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Old English represented the sound of th by p and ð as in the word

wiρ (O. E.) — with (Mod. E.), and the word

ðā (O. E.)then (Mod. E.), the sound of sh by sc as in

scēap (O. E.) sheep (Mod. E.) or

scēotan (O. E.)shoot (Mod. E.), and the sound of k by c as in

cynn (O. E.)kin (Mod. E.) or

nacod (O. E.)naked (Mod. E.).


The vocabulary of Old English consisted mainly of Anglo-Saxon words. But when the Norman Conquest in 1066 brought French to England much of the English vocabulary was replaced by words borrowed from French and Latin. If we open any Old English dictionary, we find that about 85 percent of the Old English vocabulary was no longer in use during this period. Of course, the basic elements of the vocabulary have remained. They express fundamental concepts of human life, such as:

mann (man); wīf (wife), cild (child), hūs (house), bern (bench), mete (meat , food) , gærs (grass), lēaf (leaf) , fugol (fowl, bird), gōd (good), hēah (high), strang (strong), etan (eat), drincan ( drink ), slæpan (sleep ), libban (live ) . feohtan (fight), etc.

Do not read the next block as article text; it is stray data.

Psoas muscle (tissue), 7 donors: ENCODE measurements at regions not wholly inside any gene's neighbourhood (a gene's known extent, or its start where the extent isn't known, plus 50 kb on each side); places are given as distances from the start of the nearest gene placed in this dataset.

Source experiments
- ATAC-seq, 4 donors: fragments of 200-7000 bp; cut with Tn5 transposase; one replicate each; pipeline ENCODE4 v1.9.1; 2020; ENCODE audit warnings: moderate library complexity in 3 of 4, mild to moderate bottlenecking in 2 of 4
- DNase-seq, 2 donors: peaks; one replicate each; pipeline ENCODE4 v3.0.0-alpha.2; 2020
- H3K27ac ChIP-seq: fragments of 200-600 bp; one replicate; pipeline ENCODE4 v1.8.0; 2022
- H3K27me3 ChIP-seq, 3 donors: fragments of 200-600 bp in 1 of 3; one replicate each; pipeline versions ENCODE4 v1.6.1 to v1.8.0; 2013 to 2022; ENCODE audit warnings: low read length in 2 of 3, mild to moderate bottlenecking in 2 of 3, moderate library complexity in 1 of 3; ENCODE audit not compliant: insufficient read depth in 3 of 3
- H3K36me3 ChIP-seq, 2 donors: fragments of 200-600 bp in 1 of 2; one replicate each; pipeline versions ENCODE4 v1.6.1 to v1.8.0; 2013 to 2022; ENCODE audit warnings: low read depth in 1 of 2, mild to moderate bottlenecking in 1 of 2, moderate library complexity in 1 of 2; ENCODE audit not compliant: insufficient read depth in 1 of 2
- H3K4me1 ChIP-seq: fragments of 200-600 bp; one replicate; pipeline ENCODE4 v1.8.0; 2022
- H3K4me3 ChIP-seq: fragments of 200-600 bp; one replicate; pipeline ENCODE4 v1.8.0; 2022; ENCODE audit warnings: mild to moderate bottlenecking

declensions and conjugations.: Old English was a highly inflected language. It had a complete system of declensions with four cases and conjugations. So Old English grammar differs from Modern English grammar in declensions and conjugations.


There are two classes of languages in the world: synthetic and analytic. A synthetic language is one which shows the relation of words in a sentence largely by means of inflections. An analytic language is one which indicates the relation of words in a sentence by means of word order, prepositions or auxiliary verbs, rather than by inflections.

Old English is a synthetic language. Old English nouns and adjectives have four cases: the nominative case, the genitive case, the dative case and the accusative case. Apart from these four cases, Latin nouns have the ablative and the locative cases. That is to say, Latin nouns have six cases just like Modern Russian nouns.


In Modern English, a noun used as a subject and object does not have different forms. There remain today only two case forms: those of the nominative case and the possessive case: man, man’s. Modern English depends upon word order to show the relation of words in a sentence. Different word order may result in different meaning. The sentence “Nero killed Agrippina.” is completely opposite to the sentence “Agrippina killed Nero.” in meaning.


(Lin Chenzhang. 1997. An introduction to English lexicology Wuhan University Press.)

Date: 2015-02-16; view: 967

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